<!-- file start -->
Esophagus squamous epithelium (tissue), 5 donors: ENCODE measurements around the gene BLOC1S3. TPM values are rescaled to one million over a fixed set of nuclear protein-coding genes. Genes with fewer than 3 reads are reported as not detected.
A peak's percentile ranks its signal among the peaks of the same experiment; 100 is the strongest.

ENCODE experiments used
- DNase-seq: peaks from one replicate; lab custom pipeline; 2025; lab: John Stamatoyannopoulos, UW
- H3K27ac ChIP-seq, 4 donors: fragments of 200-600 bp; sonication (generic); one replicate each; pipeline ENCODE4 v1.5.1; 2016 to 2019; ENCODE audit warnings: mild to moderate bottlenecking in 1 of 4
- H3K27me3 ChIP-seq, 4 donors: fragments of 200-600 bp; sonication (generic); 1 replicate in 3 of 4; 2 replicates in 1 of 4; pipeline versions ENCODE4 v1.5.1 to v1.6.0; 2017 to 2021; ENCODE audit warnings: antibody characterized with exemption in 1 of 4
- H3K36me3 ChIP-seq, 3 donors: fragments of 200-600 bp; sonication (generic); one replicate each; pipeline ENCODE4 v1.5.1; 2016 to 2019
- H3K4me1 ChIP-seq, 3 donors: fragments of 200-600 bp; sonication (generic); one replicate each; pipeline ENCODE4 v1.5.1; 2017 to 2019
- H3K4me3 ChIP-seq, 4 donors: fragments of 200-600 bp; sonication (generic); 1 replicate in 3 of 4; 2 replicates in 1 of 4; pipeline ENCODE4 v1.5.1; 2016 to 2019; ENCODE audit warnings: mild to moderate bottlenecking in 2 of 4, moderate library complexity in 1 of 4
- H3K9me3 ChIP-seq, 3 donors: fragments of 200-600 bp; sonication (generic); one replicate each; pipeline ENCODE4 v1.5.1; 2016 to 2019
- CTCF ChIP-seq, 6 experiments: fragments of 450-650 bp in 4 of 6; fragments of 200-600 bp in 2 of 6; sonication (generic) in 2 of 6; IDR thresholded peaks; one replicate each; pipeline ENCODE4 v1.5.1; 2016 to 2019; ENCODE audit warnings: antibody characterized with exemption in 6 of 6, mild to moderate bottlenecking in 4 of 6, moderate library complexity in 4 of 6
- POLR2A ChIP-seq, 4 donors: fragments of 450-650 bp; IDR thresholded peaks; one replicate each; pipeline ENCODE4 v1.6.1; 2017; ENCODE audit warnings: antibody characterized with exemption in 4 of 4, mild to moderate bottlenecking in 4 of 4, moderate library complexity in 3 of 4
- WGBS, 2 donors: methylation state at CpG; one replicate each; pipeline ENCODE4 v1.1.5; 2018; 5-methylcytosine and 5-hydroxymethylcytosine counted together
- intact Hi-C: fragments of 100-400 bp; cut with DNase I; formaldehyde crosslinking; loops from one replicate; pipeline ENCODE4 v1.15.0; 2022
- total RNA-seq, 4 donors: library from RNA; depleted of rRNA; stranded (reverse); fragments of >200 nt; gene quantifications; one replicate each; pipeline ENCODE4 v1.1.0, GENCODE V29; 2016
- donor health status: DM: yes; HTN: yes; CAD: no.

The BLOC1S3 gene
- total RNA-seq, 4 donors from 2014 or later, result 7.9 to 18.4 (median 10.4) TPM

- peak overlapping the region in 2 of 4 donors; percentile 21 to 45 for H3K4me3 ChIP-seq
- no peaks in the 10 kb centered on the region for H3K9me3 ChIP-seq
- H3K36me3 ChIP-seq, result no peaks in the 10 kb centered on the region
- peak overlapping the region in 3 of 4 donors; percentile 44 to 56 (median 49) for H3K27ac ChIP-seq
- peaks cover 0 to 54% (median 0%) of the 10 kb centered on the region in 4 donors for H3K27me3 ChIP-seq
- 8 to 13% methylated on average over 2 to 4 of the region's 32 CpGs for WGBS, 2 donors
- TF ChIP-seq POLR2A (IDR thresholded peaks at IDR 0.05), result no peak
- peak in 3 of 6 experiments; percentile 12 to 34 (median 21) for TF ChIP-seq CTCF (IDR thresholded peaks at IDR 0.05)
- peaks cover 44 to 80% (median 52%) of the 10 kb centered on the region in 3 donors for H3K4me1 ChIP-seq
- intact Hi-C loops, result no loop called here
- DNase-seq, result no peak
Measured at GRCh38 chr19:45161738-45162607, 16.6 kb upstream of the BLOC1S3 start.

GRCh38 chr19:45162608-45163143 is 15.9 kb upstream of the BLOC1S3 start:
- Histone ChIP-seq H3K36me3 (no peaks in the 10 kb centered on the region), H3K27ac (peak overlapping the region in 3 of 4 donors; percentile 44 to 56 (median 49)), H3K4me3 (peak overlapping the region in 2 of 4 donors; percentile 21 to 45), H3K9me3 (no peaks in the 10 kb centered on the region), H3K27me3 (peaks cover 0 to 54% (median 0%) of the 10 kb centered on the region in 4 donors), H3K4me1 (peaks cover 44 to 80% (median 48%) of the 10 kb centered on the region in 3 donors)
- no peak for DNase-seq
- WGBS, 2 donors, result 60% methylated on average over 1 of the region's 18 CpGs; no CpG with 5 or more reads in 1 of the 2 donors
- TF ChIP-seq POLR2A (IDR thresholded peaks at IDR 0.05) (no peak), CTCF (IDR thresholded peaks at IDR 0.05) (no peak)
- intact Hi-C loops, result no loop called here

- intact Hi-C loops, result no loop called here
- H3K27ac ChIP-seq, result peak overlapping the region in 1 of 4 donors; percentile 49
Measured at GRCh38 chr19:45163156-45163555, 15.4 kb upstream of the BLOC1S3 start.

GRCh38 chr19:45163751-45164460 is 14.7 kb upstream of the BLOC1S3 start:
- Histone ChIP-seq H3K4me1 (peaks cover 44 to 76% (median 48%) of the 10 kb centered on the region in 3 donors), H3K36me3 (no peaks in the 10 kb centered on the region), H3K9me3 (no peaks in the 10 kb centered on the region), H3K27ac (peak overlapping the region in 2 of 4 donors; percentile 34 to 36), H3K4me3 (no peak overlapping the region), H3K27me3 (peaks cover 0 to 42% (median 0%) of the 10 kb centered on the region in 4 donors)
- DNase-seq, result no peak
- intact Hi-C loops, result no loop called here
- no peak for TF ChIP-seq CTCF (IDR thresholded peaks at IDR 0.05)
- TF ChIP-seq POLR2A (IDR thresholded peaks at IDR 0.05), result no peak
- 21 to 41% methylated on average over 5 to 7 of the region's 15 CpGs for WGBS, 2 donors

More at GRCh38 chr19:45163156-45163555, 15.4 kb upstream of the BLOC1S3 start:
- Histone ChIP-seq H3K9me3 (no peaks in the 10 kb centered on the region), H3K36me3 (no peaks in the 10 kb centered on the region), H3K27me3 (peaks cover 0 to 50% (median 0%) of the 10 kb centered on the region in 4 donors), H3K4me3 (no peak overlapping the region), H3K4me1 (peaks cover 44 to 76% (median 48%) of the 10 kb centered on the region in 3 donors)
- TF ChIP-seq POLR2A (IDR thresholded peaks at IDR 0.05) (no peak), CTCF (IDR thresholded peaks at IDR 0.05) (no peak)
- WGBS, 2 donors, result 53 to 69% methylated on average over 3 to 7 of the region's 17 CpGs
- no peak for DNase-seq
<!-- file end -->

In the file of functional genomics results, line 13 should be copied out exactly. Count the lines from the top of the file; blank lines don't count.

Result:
- WGBS, 2 donors: methylation state at CpG; one replicate each; pipeline ENCODE4 v1.1.5; 2018; 5-methylcytosine and 5-hydroxymethylcytosine counted together